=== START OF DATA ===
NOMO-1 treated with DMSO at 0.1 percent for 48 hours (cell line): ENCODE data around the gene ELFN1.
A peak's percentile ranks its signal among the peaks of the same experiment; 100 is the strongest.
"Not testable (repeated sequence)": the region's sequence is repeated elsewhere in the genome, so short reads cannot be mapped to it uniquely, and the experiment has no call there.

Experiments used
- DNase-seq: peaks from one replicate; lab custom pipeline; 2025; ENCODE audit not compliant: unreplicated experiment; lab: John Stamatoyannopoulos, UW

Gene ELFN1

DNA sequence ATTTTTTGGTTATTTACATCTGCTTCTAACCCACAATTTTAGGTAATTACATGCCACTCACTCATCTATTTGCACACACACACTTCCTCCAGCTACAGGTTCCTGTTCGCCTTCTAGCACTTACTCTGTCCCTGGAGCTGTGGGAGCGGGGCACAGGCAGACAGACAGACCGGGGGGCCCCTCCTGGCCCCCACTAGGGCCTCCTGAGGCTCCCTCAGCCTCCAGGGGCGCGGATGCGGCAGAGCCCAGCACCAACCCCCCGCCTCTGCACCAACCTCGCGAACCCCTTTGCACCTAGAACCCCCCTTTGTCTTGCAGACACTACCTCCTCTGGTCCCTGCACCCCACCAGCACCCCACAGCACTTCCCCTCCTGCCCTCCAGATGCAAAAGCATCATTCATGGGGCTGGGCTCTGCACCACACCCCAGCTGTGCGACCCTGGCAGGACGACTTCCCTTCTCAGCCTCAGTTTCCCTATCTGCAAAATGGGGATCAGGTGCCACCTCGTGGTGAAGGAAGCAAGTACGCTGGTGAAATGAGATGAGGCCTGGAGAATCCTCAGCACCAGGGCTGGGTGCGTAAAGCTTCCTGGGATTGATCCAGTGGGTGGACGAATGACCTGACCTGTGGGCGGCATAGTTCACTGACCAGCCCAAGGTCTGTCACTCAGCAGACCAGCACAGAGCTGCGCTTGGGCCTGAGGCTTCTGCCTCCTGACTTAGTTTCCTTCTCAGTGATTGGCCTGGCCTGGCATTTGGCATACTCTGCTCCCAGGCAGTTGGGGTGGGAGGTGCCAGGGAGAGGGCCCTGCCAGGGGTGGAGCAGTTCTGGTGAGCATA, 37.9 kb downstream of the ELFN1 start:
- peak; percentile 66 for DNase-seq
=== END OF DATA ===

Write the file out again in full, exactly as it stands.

NOMO-1 treated with DMSO at 0.1 percent for 48 hours (cell line): ENCODE data around the gene ELFN1.
A peak's percentile ranks its signal among the peaks of the same experiment; 100 is the strongest.
"Not testable (repeated sequence)": the region's sequence is repeated elsewhere in the genome, so short reads cannot be mapped to it uniquely, and the experiment has no call there.

Experiments used
- DNase-seq: peaks from one replicate; lab custom pipeline; 2025; ENCODE audit not compliant: unreplicated experiment; lab: John Stamatoyannopoulos, UW

Gene ELFN1

DNA sequence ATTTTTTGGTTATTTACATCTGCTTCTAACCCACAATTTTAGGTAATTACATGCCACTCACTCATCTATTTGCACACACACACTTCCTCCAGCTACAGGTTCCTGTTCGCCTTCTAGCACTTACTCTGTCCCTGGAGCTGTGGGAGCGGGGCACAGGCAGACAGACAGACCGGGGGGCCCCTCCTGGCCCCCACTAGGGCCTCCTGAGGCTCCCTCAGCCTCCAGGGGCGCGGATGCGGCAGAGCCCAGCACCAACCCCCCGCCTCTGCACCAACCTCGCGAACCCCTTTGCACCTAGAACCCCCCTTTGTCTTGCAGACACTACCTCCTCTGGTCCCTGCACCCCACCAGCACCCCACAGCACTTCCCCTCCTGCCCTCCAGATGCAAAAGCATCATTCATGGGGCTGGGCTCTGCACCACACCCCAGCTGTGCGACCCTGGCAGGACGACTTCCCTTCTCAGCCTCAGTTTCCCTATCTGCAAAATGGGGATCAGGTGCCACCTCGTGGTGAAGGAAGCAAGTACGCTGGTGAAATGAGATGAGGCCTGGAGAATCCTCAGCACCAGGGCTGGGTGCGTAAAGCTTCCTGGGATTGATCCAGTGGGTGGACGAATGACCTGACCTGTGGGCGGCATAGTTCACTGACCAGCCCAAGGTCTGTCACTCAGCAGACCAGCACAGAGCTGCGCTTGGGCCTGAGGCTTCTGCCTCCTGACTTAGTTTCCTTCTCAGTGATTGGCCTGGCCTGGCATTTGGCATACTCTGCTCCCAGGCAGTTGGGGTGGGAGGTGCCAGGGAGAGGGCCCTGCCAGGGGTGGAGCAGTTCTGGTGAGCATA, 37.9 kb downstream of the ELFN1 start:
- peak; percentile 66 for DNase-seq